Red Hat, Inc., the world's leading provider of open source solutions, today announced that CERN, the European Organization for Nuclear Research, has deployed Red Hat Enterprise Linux, Red Hat Enterprise Virtualization and Red Hat Technical Account Management services to provide a reliable and stable platform for mission-critical applications. The project includes nearly 600 servers running Red Hat Enterprise Linux operated by CERN at its Geneva datacenter, fulfilling database, application server and backup and recovery functions.
At CERN, Red Hat Enterprise Linux runs some of the organization’s most critical applications, including the Large Hadron Collider Logging Server and the central financial and HR systems for CERN’s members of personnel and 11,000 users. Given the nature of these applications, operating system stability is crucial to successful operations, a need fulfilled by the reliability and high availability offered by Red Hat Enterprise Linux. Beyond uptime, Red Hat Enterprise Linux also requires minimal administrative overhead and offers CERN high flexibility and rapid deployment times for key applications and services.
In addition to using an infrastructure based on Red Hat Enterprise Linux, CERN also runs Red Hat Enterprise Virtualization in its cutting-edge LHCb experiment, which focuses primarily on identifying the differences between matter and antimatter. A stable and reliable IT infrastructure, such as that provided by Red Hat’s solutions, is critical to LHCb, as it supports the controlling, configuring, and monitoring functions for approximately one million systems and processes, including detectors, temperature sensors, and power supply units as well as entire software processes.
The infrastructure is comprised of physical two-socket servers and is virtualized using Red Hat Enterprise Virtualization on Dell PowerEdge M610 servers (with Intel Nehalem or Ivy Bridge processors with between 96 GB and 256 GB RAM per server) and a Brocade FC8 SAN with a NetApp data storage system. The infrastructure is designed for high availability and is built to be completely redundant, a critical feature for CERN as control system downtime almost always results in data loss.
Beyond the crucial technologies delivered, CERN’s Red Hat subscription enables the Organization to take advantage of Red Hat Technical Account Management (TAM) services. Through Red Hat TAM, CERN is assigned a dedicated technical contact person at Red Hat who helps the Organization take full advantage of its investment in Red Hat solutions, offering active consultation services and support in both strategic and operative decision-making processes.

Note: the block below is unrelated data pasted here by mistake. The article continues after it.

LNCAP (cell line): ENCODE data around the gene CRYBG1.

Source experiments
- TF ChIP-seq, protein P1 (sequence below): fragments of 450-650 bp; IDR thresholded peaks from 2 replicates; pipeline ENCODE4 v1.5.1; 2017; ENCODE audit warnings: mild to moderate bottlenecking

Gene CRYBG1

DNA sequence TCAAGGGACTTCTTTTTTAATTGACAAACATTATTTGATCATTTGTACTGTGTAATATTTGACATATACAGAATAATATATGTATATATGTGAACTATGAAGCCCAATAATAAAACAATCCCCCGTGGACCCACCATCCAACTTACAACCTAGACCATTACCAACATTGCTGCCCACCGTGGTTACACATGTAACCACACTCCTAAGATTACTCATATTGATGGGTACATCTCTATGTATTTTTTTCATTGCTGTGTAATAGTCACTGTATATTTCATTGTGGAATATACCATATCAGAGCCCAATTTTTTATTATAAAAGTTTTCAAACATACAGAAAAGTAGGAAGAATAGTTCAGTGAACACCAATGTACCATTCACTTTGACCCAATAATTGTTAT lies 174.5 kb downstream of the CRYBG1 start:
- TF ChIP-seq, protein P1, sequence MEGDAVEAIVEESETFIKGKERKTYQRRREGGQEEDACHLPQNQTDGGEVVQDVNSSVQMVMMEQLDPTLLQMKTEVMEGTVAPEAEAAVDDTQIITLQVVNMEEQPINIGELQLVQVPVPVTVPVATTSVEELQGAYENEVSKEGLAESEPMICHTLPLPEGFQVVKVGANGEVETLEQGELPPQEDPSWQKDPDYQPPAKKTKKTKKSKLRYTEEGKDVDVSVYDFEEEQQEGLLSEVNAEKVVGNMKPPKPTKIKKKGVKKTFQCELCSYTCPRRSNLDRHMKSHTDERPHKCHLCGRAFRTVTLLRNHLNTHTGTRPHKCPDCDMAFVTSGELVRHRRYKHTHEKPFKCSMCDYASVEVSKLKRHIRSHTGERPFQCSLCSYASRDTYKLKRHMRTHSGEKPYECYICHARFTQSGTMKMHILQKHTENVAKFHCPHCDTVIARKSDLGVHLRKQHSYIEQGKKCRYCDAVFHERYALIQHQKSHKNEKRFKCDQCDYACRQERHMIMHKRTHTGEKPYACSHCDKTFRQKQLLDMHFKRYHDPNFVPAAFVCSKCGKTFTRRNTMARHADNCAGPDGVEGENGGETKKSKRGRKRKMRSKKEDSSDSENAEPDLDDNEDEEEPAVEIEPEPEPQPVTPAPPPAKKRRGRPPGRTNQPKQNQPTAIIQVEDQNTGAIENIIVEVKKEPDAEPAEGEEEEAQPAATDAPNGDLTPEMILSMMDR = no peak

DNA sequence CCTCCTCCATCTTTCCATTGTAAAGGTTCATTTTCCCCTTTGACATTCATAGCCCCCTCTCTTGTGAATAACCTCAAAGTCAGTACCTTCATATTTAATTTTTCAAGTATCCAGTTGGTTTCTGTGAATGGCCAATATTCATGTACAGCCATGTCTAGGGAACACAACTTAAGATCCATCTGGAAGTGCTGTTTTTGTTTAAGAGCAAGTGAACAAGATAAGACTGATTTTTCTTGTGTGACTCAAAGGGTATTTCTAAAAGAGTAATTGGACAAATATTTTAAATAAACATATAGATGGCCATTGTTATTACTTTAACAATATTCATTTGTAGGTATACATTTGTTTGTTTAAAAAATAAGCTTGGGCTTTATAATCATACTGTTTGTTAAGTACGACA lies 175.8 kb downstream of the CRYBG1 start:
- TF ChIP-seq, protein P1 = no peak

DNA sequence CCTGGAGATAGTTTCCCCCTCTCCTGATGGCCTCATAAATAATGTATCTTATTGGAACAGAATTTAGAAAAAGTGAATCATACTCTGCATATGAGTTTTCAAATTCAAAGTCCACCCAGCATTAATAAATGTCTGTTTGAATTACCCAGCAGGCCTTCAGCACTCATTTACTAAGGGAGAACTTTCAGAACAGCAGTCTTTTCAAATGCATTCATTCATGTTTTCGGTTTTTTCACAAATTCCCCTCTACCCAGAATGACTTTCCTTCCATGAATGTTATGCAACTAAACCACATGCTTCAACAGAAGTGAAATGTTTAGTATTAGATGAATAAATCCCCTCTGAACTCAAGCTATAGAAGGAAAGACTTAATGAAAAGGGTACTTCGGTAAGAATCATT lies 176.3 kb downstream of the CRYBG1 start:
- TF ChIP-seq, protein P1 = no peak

A long-term Red Hat customer, CERN also uses other solutions from the open source specialist in different IT areas. For example, the Organization uses Red Hat JBoss Fuse, a robust, flexible, enterprise service bus (ESB) platform for integrating applications, data, services, and devices. Based on popular open source technologies, JBoss Fuse provides services for transformation, routing, and log assignments.
Tim Bell, group leader of IT operating systems and infrastructure services at CERN:
”We appreciate the stability and availability of solutions from Red Hat. This is extremely important to us because we use these solutions in highly critical areas where commercial support, resilience and reliability are key requirements.”
Niko Neufeld, deputy project leader at CERN:
“Our LHCb experiment requires a powerful, very reliable and highly available IT environment for controlling and monitoring our 70 million CHF detector. Red Hat Enterprise Virtualization is at the core of our virtualized infrastructure and complies with our stringent requirements.”
Leonard Bodmer, Red Hat country manager, Switzerland:
“We are very proud of the fact that a world renowned research institute such as CERN has not only selected Red Hat solutions, but also because these products are used in such critical areas of the organization. In the instance of Red Hat Enterprise Linux, this is further evidence of the platform’s success in supporting mission-critical applications, regardless of their end purpose or composition. Naturally, we are looking forward to further collaboration with CERN and we are pleased to know that with our solutions, we are able to make a small contribution to innovative research initiatives.”